The benefits of mediation

Q How does mediation work?

A Mediation is a mechanism or procedure for resolving all forms of legal dispute, including employment disputes. It is a voluntary private dispute resolution process, where a neutral person (the mediator) helps the parties to reach a negotiated settlement. The mediator has no power to make any decision or award. The parties involved (and usually their representatives) sit down with a mediator to discuss the issues and reach a settlement.

A mediation begins with the mediator explaining the process and answering any questions. Each side is then given the opportunity to explain their view of the dispute briefly and informally. The mediator then proceeds to meet with the parties separately. These private, confidential sessions continue until a settlement has been reached.

Q Why should I use mediation, and which cases are suitable?

A A mediation can be arranged in days or weeks, rather than the months or years involved in litigation. It is also less expensive, and making an early settlement will save management time and legal costs.

Using mediation also makes it possible to avoid unwanted publicity, as the process is confidential, unlike litigation.

It is important to note that taking part in mediation does not affect your legal rights and litigation can be commenced or continued while the mediation is pursued.

Agreeing to mediation should not be seen as an admission of failure. Instead, it can be a way of reaching a negotiated settlement when all other routes to negotiation have failed.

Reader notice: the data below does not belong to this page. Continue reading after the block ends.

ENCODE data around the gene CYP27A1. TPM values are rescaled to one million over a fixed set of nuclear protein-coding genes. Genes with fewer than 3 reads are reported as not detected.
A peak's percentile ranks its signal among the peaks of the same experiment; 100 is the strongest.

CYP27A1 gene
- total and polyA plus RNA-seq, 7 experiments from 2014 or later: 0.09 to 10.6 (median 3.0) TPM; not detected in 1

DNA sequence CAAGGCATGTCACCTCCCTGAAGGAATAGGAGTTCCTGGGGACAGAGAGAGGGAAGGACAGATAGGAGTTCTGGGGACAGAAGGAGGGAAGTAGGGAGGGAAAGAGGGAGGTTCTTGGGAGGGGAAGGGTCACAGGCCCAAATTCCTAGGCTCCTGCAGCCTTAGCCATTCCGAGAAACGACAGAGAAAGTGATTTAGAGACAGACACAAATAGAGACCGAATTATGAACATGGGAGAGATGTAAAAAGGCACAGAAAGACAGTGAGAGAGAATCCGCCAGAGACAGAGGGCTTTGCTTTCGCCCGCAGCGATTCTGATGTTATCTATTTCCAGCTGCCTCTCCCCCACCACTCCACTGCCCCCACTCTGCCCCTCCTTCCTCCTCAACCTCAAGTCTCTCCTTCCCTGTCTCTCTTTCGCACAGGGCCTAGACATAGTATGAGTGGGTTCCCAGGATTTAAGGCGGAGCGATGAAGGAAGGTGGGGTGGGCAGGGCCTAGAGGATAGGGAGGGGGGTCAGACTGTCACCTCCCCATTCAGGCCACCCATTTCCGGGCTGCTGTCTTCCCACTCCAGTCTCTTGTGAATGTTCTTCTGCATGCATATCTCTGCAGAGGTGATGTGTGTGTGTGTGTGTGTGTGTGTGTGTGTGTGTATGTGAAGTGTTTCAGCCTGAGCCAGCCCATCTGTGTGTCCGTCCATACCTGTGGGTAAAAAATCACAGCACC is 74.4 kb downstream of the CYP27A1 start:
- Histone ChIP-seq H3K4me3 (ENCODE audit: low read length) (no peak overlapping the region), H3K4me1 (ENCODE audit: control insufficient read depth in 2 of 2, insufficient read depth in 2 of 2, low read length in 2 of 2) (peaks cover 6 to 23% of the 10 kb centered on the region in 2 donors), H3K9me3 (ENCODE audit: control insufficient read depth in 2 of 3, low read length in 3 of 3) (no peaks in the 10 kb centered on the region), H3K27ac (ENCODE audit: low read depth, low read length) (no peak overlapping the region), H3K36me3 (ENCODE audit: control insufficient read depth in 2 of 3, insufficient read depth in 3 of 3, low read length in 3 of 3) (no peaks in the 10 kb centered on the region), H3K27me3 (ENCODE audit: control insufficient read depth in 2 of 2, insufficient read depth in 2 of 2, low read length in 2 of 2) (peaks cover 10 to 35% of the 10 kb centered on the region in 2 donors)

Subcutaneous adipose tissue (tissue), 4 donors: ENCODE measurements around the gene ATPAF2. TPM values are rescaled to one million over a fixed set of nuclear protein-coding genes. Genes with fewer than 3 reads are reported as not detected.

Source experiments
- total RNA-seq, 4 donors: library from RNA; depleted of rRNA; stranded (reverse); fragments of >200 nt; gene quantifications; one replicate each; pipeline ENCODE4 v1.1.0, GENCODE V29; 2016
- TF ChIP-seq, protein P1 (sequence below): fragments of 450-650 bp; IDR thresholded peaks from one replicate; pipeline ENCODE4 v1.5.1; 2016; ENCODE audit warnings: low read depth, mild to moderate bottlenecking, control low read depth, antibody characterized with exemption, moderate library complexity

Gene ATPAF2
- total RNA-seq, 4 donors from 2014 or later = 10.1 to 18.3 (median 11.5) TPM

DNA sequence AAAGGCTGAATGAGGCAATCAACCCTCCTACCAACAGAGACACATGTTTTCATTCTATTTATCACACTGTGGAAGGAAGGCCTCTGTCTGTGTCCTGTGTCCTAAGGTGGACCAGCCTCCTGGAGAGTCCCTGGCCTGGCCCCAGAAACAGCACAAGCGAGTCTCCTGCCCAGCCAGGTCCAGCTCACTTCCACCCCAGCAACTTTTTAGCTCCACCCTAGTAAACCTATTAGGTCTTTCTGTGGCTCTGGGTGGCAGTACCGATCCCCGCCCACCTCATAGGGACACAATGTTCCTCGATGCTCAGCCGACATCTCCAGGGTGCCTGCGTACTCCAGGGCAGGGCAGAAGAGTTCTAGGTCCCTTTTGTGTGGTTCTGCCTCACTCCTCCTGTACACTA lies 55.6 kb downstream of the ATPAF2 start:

All types of dispute are potentially suitable for the mediation process, but particularly those where the employment relationship continues.

A recent survey conducted by the Employment Lawyers Association gave the following examples of where mediation has worked well:

– An employer agreed to undertake certain health and safety checks in order to meet the concerns of their employees.

– In a restrictive covenant dispute, the parties agreed to a more limited form of constraint than set out in the contract of employment.

         In a disability discrimination matter, the employer agreed to pay for a disability audit.

Q Are there any disadvantages to mediation, and is there a chance that the employees will just use the mediation to gain information about the employer’s case?

IThe disadvantages are that you may not reach an agreement, and will not establish your legal rights. In terms of giving the other side information, you are in control of what you disclose at the mediation, and if you do not want the other side to know something, keep it to yourself or tell the mediator in confidence. If the information is something that might help convince the other side to accept the settlement, or is something they will find out later through disclosure anyway, you may have little to lose by disclosing it.

Q How do I choose a mediator, and who bears the cost?

A There are a number of organisations with a list of mediators (for example, the Centre for Dispute Resolution (CEDR), the ADR Group and the City Disputes Panel). Both parties must accept the chosen mediator, and both will have a say in the selection.

The parties pay their own costs. Mediators generally charge an hourly rate or a fixed fee based on a half day or a full day of mediation. The costs are normally split equally between the parties involved, unless otherwise agreed.

Q How successful is mediation, and what if it doesn’t work?

A Mediation is usually the final step, with most cases settling. If it doesn’t work, you won’t have lost anything. You can still go to court or tribunal if you wish; the mediation is effectively ‘without prejudice’, so details of the mediation discussions should not be closed during the court or tribunal proceedings.

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